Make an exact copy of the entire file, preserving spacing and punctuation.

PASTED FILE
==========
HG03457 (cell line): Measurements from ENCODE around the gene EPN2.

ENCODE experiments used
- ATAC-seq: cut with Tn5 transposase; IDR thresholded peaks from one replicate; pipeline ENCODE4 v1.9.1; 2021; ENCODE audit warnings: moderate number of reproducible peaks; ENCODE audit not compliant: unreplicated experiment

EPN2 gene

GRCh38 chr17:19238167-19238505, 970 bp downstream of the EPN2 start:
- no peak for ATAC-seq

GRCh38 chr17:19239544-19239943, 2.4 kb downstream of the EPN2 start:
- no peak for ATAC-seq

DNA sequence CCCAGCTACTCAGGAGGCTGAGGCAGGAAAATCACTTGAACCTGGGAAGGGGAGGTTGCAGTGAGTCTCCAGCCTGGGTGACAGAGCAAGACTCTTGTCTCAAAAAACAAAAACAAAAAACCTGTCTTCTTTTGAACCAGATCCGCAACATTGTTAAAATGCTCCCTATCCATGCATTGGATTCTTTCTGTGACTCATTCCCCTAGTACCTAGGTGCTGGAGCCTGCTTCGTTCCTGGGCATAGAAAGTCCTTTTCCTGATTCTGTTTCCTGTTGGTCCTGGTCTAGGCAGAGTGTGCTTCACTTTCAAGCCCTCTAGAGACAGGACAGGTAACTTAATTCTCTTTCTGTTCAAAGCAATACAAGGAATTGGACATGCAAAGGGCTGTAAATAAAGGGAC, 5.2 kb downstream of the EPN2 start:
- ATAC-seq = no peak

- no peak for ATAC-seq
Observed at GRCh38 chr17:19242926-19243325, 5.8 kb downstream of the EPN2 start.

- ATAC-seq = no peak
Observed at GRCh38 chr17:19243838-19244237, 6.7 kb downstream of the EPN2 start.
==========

HG03457 (cell line): Measurements from ENCODE around the gene EPN2.

ENCODE experiments used
- ATAC-seq: cut with Tn5 transposase; IDR thresholded peaks from one replicate; pipeline ENCODE4 v1.9.1; 2021; ENCODE audit warnings: moderate number of reproducible peaks; ENCODE audit not compliant: unreplicated experiment

EPN2 gene

GRCh38 chr17:19238167-19238505, 970 bp downstream of the EPN2 start:
- no peak for ATAC-seq

GRCh38 chr17:19239544-19239943, 2.4 kb downstream of the EPN2 start:
- no peak for ATAC-seq

DNA sequence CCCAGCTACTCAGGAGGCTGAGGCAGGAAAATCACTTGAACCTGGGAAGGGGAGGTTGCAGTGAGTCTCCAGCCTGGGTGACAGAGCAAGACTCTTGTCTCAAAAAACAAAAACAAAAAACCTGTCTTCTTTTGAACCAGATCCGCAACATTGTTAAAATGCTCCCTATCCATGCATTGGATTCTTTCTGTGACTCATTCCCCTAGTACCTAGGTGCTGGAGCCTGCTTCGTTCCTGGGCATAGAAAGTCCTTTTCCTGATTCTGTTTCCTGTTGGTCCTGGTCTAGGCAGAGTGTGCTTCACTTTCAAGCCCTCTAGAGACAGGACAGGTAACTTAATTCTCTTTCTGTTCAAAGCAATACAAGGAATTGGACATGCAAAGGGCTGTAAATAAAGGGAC, 5.2 kb downstream of the EPN2 start:
- ATAC-seq = no peak

- no peak for ATAC-seq
Observed at GRCh38 chr17:19242926-19243325, 5.8 kb downstream of the EPN2 start.

- ATAC-seq = no peak
Observed at GRCh38 chr17:19243838-19244237, 6.7 kb downstream of the EPN2 start.